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Columns

  • Orgullo del Norte - The Native utopian society

    In 1492, Cristobal Colon (Christopher Columbus) miscalculated his voyage to Asia and landed in what is now the island of modern day Haiti and Dominica Republic. He thought he was in the Indies of the East; hence he named the natives “Indians.”

    Throughout history, groups of people have been named by their conquerors. It is for this reason I will use the term “Native peoples.”

  • Work of Art: An eckalectic reading list

    By Art Trujillo

    After years of having graded essays of kids all the way from seventh grade through their senior year, I encountered my share of words like “nuke-you-lerr” when the students meant “nuclear.”

    Why is it so difficult? Why does this combination of nasals, plosives, vowels and glides make even scientists struggle — sometimes not even realizing it’s grating on others?

  • Publisher's Note: 'Las Vegas, New Mexico'

    I’m going to take a chance here, by publishing lyrics to a song. It’s written by Jim Terr, a Las Vegas native who lives mostly in Santa Fe scratching out a living as a singer-songwriter and making off-beat videos.

    He’s also a big Vegas booster, as his work attests to (google him if you want to see for yourself). He gets much of his inspiration from right here at home.

  • Nuestra Historia - The 36 original grantees

    The Las Vegas Land Grant was made in 1835 to 36 grantees, who were for the most part from San Miguel del Bado.

  • Orgullo del Norte - The people’s history

    Editor’s note: This the first of a series of articles intended to lead up to the unveiling of a community mural depicting the history of Las Vegas.

    “American history is longer, larger, more various, more beautiful and more terrible than anything anyone has ever said about it.”  — James Baldwin

    The principal reason why we don’t repeat the terrible side of history is due to nationalism. You will find this to be true in the history books of most nations.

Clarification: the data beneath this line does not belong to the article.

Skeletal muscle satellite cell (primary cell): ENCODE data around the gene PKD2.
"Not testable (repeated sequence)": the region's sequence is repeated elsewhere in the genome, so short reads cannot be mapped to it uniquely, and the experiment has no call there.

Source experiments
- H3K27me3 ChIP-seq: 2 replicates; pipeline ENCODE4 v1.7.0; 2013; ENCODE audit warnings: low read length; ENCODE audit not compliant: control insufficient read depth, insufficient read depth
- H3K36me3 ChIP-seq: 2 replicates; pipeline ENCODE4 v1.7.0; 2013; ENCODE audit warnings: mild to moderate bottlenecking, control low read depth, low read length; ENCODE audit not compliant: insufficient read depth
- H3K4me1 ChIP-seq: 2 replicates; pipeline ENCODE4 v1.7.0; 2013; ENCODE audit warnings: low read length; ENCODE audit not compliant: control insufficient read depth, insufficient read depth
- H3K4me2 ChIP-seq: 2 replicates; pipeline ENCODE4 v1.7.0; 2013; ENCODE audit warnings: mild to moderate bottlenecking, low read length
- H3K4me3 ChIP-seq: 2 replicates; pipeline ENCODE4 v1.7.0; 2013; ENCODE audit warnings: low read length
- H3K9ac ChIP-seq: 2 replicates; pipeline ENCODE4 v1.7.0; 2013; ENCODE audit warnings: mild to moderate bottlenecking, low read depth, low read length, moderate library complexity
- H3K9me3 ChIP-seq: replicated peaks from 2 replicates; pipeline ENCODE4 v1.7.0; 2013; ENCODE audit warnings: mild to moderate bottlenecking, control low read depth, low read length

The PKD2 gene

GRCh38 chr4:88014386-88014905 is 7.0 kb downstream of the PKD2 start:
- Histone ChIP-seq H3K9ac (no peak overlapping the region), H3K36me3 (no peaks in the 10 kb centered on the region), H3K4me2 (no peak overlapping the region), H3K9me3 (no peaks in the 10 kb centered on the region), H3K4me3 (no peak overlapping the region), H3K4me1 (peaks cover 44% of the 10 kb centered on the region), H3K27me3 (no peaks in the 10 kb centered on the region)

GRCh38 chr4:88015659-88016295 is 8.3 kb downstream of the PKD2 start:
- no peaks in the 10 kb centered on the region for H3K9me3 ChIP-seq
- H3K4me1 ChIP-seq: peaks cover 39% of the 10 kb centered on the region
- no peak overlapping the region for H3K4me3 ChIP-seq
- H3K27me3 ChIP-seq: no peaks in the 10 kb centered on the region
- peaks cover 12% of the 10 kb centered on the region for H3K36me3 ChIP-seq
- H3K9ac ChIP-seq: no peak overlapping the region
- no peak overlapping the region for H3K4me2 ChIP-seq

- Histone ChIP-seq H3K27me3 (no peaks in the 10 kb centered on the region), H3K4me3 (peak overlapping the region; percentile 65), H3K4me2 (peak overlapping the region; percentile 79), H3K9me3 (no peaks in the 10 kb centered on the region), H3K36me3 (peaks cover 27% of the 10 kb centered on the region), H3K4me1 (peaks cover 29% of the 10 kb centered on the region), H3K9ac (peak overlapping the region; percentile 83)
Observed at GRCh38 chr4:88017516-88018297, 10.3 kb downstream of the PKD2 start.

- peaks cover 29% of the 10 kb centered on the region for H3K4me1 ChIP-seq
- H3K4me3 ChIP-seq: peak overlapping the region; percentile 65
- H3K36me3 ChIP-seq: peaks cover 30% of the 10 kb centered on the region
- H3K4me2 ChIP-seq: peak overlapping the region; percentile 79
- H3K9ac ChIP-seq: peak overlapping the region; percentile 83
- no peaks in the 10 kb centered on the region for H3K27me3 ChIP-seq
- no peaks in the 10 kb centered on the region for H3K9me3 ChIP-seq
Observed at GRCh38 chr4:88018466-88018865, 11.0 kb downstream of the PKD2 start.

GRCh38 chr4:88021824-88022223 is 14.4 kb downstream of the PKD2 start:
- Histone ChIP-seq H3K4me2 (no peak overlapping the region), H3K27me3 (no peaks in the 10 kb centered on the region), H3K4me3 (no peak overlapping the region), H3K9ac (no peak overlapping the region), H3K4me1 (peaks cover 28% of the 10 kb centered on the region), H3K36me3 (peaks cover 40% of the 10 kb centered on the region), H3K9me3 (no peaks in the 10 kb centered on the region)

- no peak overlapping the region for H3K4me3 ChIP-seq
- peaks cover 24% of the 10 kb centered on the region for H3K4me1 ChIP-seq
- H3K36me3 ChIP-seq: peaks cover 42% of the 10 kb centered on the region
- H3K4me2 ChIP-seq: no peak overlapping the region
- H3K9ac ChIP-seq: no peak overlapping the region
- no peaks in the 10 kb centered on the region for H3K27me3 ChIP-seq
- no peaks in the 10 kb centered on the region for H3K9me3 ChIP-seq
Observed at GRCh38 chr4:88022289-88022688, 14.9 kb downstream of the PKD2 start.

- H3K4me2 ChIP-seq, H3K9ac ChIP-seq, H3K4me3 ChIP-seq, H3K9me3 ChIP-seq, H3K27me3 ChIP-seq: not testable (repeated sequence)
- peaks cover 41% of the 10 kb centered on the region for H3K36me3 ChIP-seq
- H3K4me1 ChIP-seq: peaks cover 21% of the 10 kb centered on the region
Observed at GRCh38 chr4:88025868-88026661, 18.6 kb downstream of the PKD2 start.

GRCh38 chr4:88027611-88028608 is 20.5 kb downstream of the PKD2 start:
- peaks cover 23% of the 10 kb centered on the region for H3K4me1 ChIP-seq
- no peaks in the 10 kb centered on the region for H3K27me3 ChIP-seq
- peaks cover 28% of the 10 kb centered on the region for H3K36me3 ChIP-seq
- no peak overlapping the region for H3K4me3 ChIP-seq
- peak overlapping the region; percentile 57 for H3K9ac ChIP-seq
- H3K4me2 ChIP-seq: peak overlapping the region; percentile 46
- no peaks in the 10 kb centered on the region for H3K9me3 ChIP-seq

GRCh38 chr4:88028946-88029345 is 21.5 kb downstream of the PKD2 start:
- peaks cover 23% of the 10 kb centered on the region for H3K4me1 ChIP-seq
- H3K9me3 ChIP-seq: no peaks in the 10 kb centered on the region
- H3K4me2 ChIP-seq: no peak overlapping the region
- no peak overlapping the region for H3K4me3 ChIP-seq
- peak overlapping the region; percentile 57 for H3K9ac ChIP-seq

• Another perspective: Dividing our blended state

    Raised in Northern New Mexico, in Mora County, I spoke Spanish as my first language. This was the only language I spoke at home and it was commonplace in our community to speak Spanish at the bank, the market, and among  our neighbors.

    Until I started school in the fall of 1955 I never thought of speaking English on a regular basis. It was a language foreign to me; I had heard my older brother and sisters speak it only in passing.

  • Work of Art: Don’t go there

    By Art Trujillo

    As a student at Immaculate Conception School in the late ‘40s, I recall social studies units on The Great Depression, the Stock Market Crash of ‘29, and the concomitant suffering that ensued.

    Well in those days, we were a lot closer to the tumultuous times of the early 20th century, and the biggest lesson I took home — and into my adulthood — was the fact that many people lost their fortunes. “Many millions of people lost everything they had,” intoned Sister Macarena, our fifth-grade teacher.

  • Publisher's Note: What the numbers say

    I did a little number crunching on the school board elections last week, and discovered some interesting tidbits.

    One of the things I found was that, while turnout was low for West’s election, it wasn’t bad on the east side.

    First, let me point out that the numbers I use below are by no means “official,” but that doesn’t mean they’re inaccurate. I gleaned them from Optic reports on the last three school board elections — in 2007, 2009 and last week.

  • To the Point: Ahead of the ax

    Highlands University folks have been commenting on their institutional expectations under new Gov. Susana “La Tejana” Martinez. Their expression demonstrates some justifiable angst.

  • Nuestra Historia - Las Vegas is born

    By Jesus L. Lopez

    Special to the Optic

    Even before 1835, farmers and ranchers from San Miguel had raised crops and grazed livestock on the lush meadows along the Rio Gallinas.  And as related in our last column,  Luis María Cabeza de Baca and his family had settled las vegas as early as 1820.